This was a first. The driver from Kowloon Shangri-La, Hong Kong, said proudly, ‘this is a brand-new Mercedes, new today’ – the gal later said to the GM, Ulf Bremer, there was really no need to buy a new car, sir. The meeting and greeting platoon at the hotel also included the one and only Edward Wa, who has been at the hotel since it opened in 1981 (as he says in this super video on loyalty, see below, he started on his birthday). Edward Wa is officially Imperial Butler of the luxury hotel but in fact he is Mr Everything, Mr Everywhere. There is not a Very Important Person whom he has not welcomed and cossetted. When we got to room 1615, facing over the harbour, he poured the welcome green tea.
The 688-room hotel ran as a Westin for ten years, and since becoming Shangri-La in 1991 it has soared from strength to strength – it is easy to see why an amazingly high proportion, 38% to be exact, of guests come back again and again. The staff are so absolutely lovely. Edward Wa is not the only one of the 771-complement to have been here from the start, and 21 total are related to others working here. Luxury travellers used to staying in highly-unionised hotels, in France or USA, must be bowled over backwards coming here. Ask someone the way and they will personally take you there, say out of the mezzanine door and across a footbridge over Salisbury Road to get to where Avenue of Stars was before it was temporarily removed, to Garden of Stars, for the building of a mammoth skyscraper that New World is putting up.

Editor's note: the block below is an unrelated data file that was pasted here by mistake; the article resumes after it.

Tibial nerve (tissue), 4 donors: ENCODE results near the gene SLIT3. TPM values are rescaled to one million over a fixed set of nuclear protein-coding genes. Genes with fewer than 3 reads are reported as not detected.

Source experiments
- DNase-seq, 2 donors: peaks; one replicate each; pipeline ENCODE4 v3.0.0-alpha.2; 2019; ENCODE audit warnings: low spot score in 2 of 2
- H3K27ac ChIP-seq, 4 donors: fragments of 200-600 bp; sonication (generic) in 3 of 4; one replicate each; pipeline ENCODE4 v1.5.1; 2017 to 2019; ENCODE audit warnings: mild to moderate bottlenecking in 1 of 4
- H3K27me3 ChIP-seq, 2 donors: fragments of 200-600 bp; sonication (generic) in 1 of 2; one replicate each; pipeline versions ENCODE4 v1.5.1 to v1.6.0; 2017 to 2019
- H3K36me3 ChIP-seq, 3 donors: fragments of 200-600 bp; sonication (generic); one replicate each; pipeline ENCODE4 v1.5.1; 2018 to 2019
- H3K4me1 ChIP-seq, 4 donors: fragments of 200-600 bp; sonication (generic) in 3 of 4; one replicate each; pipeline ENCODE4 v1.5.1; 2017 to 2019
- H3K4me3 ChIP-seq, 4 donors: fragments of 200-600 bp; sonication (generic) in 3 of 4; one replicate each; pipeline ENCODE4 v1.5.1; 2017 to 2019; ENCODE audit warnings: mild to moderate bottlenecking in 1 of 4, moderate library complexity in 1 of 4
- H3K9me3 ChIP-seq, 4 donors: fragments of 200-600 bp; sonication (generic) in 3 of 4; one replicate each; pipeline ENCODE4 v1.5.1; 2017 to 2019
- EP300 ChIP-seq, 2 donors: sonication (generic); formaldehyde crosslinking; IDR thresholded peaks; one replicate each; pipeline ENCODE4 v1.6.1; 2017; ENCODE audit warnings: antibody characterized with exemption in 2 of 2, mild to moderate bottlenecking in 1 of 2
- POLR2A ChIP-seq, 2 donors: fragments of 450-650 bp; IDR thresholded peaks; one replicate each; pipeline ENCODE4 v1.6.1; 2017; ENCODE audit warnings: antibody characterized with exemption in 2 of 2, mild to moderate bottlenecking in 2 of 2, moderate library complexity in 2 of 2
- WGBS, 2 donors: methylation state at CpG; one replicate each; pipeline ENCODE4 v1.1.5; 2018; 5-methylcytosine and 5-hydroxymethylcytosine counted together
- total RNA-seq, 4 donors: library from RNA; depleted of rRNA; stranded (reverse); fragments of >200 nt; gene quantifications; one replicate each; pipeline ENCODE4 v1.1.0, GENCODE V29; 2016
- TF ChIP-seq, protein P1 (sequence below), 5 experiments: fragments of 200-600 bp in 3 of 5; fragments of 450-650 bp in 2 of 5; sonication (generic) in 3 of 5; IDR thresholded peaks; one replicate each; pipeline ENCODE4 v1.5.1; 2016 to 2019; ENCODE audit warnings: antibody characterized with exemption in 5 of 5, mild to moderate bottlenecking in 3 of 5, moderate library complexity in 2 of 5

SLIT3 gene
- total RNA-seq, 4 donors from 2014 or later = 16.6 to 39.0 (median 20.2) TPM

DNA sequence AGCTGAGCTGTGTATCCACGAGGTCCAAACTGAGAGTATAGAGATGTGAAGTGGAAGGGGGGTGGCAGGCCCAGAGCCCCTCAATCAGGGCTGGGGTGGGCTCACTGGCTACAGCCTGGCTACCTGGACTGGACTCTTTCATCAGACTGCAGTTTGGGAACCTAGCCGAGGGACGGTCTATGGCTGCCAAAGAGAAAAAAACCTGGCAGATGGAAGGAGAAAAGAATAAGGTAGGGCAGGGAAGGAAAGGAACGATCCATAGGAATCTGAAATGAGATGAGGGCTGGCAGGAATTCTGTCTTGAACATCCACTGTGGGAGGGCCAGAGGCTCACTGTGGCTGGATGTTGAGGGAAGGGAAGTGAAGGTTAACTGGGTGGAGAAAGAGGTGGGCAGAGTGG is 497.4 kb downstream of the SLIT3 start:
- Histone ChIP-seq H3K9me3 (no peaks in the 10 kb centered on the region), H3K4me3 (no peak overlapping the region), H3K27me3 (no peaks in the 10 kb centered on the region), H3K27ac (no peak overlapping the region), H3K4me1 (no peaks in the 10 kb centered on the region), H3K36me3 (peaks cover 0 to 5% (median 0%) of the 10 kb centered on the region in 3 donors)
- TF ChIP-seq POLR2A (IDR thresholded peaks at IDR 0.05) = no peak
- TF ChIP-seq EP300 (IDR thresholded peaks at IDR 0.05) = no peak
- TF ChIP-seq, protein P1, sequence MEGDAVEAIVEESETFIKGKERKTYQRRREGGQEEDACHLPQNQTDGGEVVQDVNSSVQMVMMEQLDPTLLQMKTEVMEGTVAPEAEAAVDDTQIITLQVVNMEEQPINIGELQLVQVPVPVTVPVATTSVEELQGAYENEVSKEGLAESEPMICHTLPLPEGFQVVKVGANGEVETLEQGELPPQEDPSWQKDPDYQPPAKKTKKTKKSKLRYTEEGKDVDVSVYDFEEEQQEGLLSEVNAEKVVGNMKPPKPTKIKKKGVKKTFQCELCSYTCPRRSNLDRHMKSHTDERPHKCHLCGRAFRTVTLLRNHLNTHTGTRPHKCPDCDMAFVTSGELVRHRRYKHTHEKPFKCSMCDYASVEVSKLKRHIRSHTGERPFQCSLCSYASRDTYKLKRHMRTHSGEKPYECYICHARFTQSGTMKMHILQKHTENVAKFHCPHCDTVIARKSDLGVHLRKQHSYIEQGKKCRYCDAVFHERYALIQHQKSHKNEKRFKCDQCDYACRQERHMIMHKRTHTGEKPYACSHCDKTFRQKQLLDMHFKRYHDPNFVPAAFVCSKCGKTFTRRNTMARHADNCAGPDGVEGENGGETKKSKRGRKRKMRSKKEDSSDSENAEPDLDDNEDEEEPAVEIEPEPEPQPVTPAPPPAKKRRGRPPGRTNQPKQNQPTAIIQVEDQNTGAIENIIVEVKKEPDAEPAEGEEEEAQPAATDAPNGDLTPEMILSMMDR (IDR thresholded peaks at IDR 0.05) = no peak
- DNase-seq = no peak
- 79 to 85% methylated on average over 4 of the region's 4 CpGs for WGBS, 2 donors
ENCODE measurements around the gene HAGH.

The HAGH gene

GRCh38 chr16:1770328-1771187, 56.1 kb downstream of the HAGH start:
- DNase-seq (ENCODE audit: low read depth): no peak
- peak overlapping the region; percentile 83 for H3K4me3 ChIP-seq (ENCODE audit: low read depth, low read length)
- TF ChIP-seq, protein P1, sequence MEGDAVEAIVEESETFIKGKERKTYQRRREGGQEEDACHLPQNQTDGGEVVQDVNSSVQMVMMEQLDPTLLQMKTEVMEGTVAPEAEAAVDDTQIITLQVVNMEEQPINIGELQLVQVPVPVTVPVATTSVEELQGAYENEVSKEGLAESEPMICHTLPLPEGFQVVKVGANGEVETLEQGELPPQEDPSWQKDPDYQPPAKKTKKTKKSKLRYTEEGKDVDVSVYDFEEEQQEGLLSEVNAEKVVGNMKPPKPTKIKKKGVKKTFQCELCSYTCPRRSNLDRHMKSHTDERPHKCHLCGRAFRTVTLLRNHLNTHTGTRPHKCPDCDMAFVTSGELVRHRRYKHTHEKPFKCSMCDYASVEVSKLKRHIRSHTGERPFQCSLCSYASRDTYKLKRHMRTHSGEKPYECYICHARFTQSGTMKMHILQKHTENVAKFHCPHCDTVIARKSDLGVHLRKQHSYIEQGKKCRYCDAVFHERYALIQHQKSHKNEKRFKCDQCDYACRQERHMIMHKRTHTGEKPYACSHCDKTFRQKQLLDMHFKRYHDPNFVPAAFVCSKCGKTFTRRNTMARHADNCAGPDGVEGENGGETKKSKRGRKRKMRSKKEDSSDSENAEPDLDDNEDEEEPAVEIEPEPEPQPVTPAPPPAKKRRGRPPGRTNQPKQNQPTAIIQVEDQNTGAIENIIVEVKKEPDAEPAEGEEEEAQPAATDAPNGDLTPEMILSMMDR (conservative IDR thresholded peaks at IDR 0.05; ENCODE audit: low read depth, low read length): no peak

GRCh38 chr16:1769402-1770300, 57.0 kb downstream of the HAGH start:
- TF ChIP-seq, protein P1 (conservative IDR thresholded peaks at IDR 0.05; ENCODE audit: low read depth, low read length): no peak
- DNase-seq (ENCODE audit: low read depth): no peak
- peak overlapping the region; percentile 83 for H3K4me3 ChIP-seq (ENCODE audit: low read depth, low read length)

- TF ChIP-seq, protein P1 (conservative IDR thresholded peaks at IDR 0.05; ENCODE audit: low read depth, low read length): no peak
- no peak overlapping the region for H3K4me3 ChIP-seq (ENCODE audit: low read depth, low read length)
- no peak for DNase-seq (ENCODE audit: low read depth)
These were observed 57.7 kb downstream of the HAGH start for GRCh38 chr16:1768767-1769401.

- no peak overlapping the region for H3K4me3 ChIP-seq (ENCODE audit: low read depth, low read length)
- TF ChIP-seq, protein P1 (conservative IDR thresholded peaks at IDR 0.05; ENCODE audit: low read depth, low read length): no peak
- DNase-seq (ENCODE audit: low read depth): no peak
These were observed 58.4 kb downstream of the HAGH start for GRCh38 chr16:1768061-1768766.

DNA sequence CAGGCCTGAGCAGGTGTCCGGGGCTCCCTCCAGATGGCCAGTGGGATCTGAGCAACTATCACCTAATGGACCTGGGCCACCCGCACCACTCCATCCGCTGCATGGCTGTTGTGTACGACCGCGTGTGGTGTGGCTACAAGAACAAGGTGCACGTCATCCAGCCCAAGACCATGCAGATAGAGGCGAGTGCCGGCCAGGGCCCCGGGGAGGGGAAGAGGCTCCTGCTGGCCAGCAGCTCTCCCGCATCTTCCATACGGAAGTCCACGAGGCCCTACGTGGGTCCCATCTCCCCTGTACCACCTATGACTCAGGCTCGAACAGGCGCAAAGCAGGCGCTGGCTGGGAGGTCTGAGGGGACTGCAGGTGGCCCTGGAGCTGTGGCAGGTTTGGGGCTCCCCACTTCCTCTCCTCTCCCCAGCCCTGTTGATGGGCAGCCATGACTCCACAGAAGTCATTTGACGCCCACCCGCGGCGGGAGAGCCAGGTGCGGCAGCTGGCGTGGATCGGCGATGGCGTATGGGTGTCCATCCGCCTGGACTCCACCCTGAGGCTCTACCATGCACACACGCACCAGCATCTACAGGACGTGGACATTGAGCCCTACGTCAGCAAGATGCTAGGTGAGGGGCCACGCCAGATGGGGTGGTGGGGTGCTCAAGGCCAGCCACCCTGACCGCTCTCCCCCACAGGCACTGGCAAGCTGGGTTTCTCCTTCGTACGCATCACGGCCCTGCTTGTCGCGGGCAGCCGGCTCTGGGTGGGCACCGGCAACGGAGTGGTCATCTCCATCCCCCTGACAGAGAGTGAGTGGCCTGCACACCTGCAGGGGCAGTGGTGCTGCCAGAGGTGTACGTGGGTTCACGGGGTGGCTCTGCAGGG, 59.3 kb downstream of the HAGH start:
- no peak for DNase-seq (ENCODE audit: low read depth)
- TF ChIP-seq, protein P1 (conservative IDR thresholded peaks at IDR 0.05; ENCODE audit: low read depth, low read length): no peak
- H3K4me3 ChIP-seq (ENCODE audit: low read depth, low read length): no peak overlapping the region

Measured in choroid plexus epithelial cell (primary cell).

Get a room with a harbour view, like 1615 – see the night view, above, and, here, the daytime scene. I wish there was more time to take the hotel’s current Cultural Heritage Package, which runs through June 2016. Choose morning, or afternoon, for a lengthy escorted walk. You see Tsim Sha Tsui‘s oldest military facility, Gun Club Hill Barracks, built 1860, now used by Chinese, and Bruce Lee’s primary – Tak Sun School, built 1930. Other sites on the agenda are the replacement Kowloon Cricket Club (the original 1904 building was torn down for firewood in World War II). See the 1907 Signal Hill Tower, and 1900-era Fuk Tak Chinese temple. Among the local stores you visit are Ms Tsoi’s Chinese Herbalist clinic, and David Chan’s modern and antique cameras shop. Well done, Kowloon Shangri-La, for offering such an exciting walk – I am sure that London walker, Sophie Campbell at One Aldwych, would be equally impressed.
Actually this luxury hotel is lots of fun. Where else is a restaurant lucky enough to have a same- name chef – here, Alessandro Angelini, from Rimini, is the culinarian of Angelini (try the pan-friend John Dory with Amalfi lemon from his new menu, see @angeliniautumnmenu). As I arrived for breakfast in the 21st Horizon Club lounge, a young server in bright scarlet announced he had a tasting of French yoghurts he has prepared, specially. He brings pots of Danone Taillefine le Brassé and Yoplait Perle de Lait. After a comparative tasting, I much prefer the Yoplait, any time – it tastes real. I seem to have been eating and drinking ever since I arrived here (thank goodness for the 24/7 gym).